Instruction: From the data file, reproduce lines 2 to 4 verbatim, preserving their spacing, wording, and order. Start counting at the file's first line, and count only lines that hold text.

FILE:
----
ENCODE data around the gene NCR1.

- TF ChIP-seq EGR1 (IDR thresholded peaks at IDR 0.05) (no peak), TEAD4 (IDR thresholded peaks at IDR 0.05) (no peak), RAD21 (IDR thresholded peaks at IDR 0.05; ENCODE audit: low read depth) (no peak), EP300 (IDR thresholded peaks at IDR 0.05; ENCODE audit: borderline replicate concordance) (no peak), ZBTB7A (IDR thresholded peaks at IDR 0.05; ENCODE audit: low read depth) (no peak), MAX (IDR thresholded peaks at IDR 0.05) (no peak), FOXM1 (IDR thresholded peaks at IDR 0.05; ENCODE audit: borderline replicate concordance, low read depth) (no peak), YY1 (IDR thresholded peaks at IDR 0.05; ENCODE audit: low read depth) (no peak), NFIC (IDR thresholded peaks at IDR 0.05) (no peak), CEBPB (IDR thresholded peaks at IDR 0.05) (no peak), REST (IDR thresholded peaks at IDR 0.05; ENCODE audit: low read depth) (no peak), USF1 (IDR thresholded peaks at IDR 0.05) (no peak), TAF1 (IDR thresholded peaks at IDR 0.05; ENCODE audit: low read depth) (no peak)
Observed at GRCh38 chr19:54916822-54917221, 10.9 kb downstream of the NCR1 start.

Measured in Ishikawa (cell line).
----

- TF ChIP-seq EGR1 (IDR thresholded peaks at IDR 0.05) (no peak), TEAD4 (IDR thresholded peaks at IDR 0.05) (no peak), RAD21 (IDR thresholded peaks at IDR 0.05; ENCODE audit: low read depth) (no peak), EP300 (IDR thresholded peaks at IDR 0.05; ENCODE audit: borderline replicate concordance) (no peak), ZBTB7A (IDR thresholded peaks at IDR 0.05; ENCODE audit: low read depth) (no peak), MAX (IDR thresholded peaks at IDR 0.05) (no peak), FOXM1 (IDR thresholded peaks at IDR 0.05; ENCODE audit: borderline replicate concordance, low read depth) (no peak), YY1 (IDR thresholded peaks at IDR 0.05; ENCODE audit: low read depth) (no peak), NFIC (IDR thresholded peaks at IDR 0.05) (no peak), CEBPB (IDR thresholded peaks at IDR 0.05) (no peak), REST (IDR thresholded peaks at IDR 0.05; ENCODE audit: low read depth) (no peak), USF1 (IDR thresholded peaks at IDR 0.05) (no peak), TAF1 (IDR thresholded peaks at IDR 0.05; ENCODE audit: low read depth) (no peak)
Observed at GRCh38 chr19:54916822-54917221, 10.9 kb downstream of the NCR1 start.

Measured in Ishikawa (cell line).